Chicago — The most popular seafood in the U.S. isn’t very American anymore, but it sure is getting cheaper.
A surge of imported shrimp from Indonesia, Ecuador and India has sent prices plunging by more than a third in the past year. While that’s good news for consumers, who eat more of the crustaceans than any aquatic creature, including salmon and tuna, record supplies from foreign shrimp farms is compounding the strain on U.S. fishermen, who have seen their share of the domestic market shrink to about 10 percent.
At Wood’s Fisheries, a Florida processor that sells about 8 million pounds of wild American shrimp a year to grocers including Whole Foods and Wegmans, some frozen stockpiles of brown shrimp from the Gulf of Mexico now fetch $3.50 a pound, or less than half of their cost last year at $7.20. Wood’s is stuck with 1.5 million pounds of that variety, which accounts for a third of its business, said Reese Antley, vice president of operations.
“There are some processors that will not make it through these lower numbers, and some boats that will not make it,” Antley said by telephone from Port St. Joe, Fla.
It wasn’t always so bleak for American producers. As recently as two decades ago, shrimp supplies were limited enough to be considered a gourmet food, competing with steak at restaurants. The market changed as aqua-farming technologies improved. U.S. researchers in the 1990s began breeding a pathogen-free white shrimp, a technique adopted in Asia and Latin America that eventually led to an explosion of commercial production.
By the early 2000s, a wave of imports began arriving in the U.S. that turned shrimp into more of a commodity, said David Veal, executive director of the American Shrimp Processors Association in Biloxi, Miss. All-you-can-eat promotions became more common, like Endless Shrimp at Red Lobster restaurants. Global production of farmed white shrimp in 2013 reached 3.3 million metric tons, compared with 92,000 tons in 1990, according to the United Nations Food & Agriculture Organization.
The shift away from fishing boats isn’t unique to shrimp. The world now consumes more fish farmed in lakes and coastal waters — an activity also known as aquaculture — than those caught at sea. While shrimp imports have been growing for years, supplies tightened two years ago when disease wiped out 47 percent of the harvest in Thailand, the world’s biggest exporter. Prices reached all-time highs, encouraging even more production in Indonesia, Ecuador and India.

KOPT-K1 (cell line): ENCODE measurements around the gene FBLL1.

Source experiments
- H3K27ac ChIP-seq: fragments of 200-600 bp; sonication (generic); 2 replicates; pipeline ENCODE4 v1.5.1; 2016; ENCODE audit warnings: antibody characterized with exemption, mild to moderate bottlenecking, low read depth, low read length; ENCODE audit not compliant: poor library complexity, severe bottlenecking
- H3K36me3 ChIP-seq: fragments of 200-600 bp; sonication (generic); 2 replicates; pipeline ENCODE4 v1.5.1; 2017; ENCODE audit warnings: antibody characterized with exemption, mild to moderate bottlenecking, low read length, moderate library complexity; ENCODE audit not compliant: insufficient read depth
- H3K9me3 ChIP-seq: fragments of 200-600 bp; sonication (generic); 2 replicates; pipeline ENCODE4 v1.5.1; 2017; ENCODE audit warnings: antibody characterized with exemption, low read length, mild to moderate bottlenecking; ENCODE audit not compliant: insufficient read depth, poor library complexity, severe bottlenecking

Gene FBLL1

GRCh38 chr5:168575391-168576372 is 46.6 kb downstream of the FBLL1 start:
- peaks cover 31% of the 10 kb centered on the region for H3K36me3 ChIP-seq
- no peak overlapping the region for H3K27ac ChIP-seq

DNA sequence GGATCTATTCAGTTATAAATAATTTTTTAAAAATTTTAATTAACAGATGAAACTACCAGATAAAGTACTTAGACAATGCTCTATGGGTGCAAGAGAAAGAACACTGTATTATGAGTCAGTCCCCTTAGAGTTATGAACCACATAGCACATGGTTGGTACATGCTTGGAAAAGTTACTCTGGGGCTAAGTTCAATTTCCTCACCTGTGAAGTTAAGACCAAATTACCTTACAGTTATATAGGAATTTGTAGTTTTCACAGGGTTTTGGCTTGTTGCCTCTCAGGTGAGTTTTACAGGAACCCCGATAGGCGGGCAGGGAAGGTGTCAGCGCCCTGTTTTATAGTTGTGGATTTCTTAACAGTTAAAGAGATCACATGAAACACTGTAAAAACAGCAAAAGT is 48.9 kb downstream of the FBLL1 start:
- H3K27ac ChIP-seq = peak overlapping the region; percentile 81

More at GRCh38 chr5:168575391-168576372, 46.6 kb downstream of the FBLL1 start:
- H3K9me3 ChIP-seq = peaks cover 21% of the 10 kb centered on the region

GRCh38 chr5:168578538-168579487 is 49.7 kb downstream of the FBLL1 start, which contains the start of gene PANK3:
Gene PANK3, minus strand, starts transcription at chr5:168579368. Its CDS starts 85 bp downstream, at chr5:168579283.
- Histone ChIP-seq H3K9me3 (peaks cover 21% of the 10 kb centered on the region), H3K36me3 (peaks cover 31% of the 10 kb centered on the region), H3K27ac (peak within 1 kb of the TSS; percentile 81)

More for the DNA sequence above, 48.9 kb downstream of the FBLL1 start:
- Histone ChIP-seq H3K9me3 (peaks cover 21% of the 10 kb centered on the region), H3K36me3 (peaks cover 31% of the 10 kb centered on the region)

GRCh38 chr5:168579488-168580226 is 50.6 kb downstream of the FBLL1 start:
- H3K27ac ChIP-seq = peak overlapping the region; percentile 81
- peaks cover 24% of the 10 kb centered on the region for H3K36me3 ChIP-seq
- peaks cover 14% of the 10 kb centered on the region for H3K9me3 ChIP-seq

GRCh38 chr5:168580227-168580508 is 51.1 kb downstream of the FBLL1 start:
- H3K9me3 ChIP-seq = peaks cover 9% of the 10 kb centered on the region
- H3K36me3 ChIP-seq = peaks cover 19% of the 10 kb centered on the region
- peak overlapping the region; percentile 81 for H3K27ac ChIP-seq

That increased supply has begun arriving in the U.S. Imports this year through July totaled 316,118 metric tons, an all-time high for that period and 6.1 percent higher than a year earlier, U.S. Department of Agriculture data showed Sept. 3.
“This year, we’ve had so much shrimp,” said Angel Rubio, chief market analyst at research company Urner Barry, which has been tracking food costs since 1858. With global output continuing to rise, “there’s just no way prices are not going to go down,” he said.
Cheaper overseas imports have displaced domestic supplies, which the USDA valued at about $600 million last year. Harvests in the Gulf of Mexico, which account for most of U.S.-sourced shrimp, slumped to 18,316 tons this year through July, down 35 percent from five years ago, according to the National Marine Fisheries Service. U.S. shrimp boats fish mainly between May and December. Fresh shrimp on dinner plates is rare because the flesh turns black within days, even when chilled on ice. They’re mostly frozen after being caught, and can be kept for years if stored in five-pound blocks of ice.
Prices have dropped so much that many domestic fisherman aren’t able to maintain their boats or sustain themselves in the off-season months, according to Clint Guidry, president of the Louisiana Shrimp Association.
“If something doesn’t change and prices don’t rise, fishermen cannot continue to work for these prices,” Guidry said.
Many already have given up, contributing to the slide in domestic output. The number of permits for shrimping boats is down 24 percent since 2007 to 1,470, according to National Marine Fisheries Service data.